Olympic 1500m champion Asbel Kiprop ‘tested positive’ for EPO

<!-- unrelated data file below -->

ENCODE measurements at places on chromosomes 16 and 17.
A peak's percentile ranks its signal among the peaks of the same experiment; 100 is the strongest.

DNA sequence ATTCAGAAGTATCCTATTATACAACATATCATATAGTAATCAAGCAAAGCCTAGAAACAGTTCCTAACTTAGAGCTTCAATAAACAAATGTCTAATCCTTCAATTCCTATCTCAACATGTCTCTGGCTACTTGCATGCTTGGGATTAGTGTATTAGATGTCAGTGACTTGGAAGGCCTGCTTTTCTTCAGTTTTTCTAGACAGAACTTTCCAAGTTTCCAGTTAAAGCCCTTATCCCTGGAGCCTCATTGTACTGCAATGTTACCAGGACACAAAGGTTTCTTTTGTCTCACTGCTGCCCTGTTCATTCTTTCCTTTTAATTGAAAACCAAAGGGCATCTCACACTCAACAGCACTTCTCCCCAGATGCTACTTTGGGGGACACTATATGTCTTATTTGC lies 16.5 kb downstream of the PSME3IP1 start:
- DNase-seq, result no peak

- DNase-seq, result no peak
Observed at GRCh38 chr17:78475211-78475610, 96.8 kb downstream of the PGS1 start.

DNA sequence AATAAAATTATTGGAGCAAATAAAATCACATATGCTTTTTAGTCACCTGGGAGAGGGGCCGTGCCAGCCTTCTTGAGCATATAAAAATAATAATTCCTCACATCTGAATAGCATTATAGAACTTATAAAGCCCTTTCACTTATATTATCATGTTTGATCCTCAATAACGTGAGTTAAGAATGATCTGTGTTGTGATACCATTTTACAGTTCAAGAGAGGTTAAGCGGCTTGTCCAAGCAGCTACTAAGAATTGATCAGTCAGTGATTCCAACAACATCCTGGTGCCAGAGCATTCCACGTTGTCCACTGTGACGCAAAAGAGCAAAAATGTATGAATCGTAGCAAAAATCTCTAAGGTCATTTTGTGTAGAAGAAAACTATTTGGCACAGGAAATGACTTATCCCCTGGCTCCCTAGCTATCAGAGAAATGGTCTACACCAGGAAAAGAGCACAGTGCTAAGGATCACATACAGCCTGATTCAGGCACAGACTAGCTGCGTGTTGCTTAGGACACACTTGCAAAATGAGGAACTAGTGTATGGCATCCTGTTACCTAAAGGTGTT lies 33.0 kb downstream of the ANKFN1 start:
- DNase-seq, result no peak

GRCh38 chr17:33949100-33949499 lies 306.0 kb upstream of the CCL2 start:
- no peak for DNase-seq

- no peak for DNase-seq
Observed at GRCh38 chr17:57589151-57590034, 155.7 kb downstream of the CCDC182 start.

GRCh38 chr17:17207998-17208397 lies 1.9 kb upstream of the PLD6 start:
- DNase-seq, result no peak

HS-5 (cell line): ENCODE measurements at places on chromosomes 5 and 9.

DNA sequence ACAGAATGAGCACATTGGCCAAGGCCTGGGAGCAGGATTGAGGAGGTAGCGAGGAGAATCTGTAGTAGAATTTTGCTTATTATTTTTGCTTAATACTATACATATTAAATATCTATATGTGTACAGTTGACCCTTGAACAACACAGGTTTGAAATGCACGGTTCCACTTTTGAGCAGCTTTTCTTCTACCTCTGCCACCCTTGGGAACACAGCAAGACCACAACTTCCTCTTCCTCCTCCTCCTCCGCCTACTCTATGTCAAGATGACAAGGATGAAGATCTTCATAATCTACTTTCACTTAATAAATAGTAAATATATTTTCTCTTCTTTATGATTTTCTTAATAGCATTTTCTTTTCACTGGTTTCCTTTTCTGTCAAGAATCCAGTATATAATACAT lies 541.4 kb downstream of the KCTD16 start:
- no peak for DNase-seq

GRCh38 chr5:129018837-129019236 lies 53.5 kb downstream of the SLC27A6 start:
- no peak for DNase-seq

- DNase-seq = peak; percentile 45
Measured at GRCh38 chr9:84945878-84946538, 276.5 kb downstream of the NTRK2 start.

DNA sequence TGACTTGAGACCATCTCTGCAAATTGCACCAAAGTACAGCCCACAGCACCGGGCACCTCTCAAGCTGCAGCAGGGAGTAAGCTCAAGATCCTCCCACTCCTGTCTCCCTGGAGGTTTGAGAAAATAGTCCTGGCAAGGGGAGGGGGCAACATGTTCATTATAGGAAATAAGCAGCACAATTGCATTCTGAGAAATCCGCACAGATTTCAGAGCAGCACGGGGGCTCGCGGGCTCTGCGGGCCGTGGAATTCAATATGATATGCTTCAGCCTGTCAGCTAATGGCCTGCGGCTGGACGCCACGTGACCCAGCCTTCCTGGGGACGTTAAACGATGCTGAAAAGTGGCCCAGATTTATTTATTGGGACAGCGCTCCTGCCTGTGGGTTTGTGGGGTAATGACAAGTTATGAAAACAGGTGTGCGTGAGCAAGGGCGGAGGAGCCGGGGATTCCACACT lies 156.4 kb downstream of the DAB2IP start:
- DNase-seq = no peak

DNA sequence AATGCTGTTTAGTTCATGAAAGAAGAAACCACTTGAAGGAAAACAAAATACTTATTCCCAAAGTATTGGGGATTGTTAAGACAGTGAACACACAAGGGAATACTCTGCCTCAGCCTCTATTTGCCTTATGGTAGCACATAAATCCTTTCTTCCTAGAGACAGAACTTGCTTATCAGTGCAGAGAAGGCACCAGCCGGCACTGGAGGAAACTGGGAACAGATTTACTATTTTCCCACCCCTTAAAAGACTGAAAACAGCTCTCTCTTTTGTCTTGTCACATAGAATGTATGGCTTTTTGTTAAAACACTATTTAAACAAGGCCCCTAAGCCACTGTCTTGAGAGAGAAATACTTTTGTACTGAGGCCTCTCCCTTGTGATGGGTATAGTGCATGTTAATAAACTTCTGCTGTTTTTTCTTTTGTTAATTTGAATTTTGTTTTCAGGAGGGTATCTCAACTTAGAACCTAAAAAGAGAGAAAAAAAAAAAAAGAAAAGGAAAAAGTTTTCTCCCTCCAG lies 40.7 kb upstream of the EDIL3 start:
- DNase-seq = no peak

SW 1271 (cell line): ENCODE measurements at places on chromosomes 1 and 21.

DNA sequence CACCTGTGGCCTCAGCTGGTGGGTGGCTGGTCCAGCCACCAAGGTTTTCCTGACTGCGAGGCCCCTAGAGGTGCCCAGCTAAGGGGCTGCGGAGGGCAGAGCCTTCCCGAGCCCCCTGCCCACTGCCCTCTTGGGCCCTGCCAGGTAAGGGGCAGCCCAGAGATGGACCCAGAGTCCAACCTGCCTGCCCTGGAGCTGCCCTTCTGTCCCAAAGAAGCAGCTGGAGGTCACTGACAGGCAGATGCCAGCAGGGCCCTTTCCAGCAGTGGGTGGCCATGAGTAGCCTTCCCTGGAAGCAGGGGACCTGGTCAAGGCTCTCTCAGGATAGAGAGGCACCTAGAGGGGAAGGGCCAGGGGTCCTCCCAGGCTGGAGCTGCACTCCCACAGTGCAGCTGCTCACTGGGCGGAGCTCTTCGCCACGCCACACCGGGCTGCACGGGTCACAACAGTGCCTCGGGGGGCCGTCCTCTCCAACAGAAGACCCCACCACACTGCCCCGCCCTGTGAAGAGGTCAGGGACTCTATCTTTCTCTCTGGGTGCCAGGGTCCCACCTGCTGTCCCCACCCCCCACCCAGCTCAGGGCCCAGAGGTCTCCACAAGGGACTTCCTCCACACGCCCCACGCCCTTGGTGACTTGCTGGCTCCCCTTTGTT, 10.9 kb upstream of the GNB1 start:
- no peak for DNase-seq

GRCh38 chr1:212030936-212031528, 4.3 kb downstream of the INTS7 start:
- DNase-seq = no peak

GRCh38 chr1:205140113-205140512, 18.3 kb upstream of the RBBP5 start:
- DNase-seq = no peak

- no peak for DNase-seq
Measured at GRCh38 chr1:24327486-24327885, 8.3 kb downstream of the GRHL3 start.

first_imgTopics More than 40 Kenyan athletes have tested positive for doping over the past five years and in 2015 Kenya was deemed “non-compliant” by the World Anti-Doping Agency only to be reinstated before the Rio Olympics.However, many athletes have suggested not enough is done to test athletes training in the country. The Canadian runner Reid Coolsaet said in 2016: “Kenyan-style anti-doping test. Notify us the night before. One‑hour drive to test site at 5am. Many Olympic medallists in house. It was an IAAF accredited test. Procedures are far from what I’m used to in Canada.”In 2013 another high-profile Kenyan, Mathew Kisorio, told the German broadcaster ARD said he took illegal drugs “because everyone told me, I wasn’t the only one – and none of the others got caught for doping”.He added: “I know a lot of medical substances are used, which are injected straight to the blood for the body to have more oxygen. And when you run, you run so smooth. You have more stamina.” Share on LinkedIn Sign up to The Recap, our weekly email of editors’ picks. If it is confirmed that the 28‑year‑old has failed a drug test it would be a huge blow to Kenyan athletics.Kiprop is one of the biggest names in Kenyan sport, having won three world titles in 2011, 2013 and 2015 as well as Olympic gold in 2008. Originally he was beaten in that race by the Bahraini Rashid Ramzi but was upgraded when Ramzi tested positive for a performance-enhancing drug.In 2013 Kiprop was involved in a serious car accident when he lost control on a sharp turn and crashed. According to reports at the time, the wrecked car was approximately a metre away from rolling off a cliff but the vehicle was stopped by a rock which was locked underneath the car.Last month the Guardian revealed that Ruth Jebet, the reigning Olympic 3,000m steeplechase champion and world record holder, had also tested positive for EPO.The 21-year-old Jebet was born and trains in Kenya but controversially switched allegiances to run for Bahrain after being approached as a 16-year-old and promised a full scholarship to take an animal health degree in the country. Share via Email … we have a small favour to ask. More people, like you, are reading and supporting the Guardian’s independent, investigative journalism than ever before. 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Every reader contribution, however big or small, is so valuable. Support The Guardian from as little as $1 – and it only takes a minute. Thank you. Drugs in sport Share on Messenger Share on Pinterest Share on Facebook The Recap: sign up for the best of the Guardian’s sport coveragecenter_img Sport news Share on WhatsApp Read more Reuse this content Asbel Kiprop, a three-times world and Olympic 1500m gold medallist, is understood to have tested positive for the banned blood-boosting drug EPO.It is understood that Kiprop believes there is an error with his sample and he is fighting his case.The sample was taken in an out-of-competition test late in 2017.The Athletics Integrity Unit, which processes all doping tests in track and field, is unable to confirm the result of any tests under the World Anti‑Doping code.Kiprop said on Wednesday night: “I have read the reports linking me to doping. As an athlete, I have been at the forefront of the fight against doping in Kenya, a fight I strongly believe in and support.“I would not want to ruin all what I have worked for since my first international race in 2007. I hope I can prove that I am a clean athlete in every way possible.”Kiprop’s agent, Frederico Rosa, told the Guardian he had “heard the rumours as well” but did not have any other information. “I need to wait when I know the real story,” he said.There have been rumours that a major Kenyan star had failed a drug test inside the sport for some time and on Wednesday the Kenyan newspaper the Standard quoted “impeccable sources” which had suggested an unnamed athlete has tested positive for the performance-enhancing drug erythropoietin, which boosts the production of red blood cells and encourages more oxygen flow in the body. Share on Twitter Athletics Support The Guardian Since you’re here…last_img

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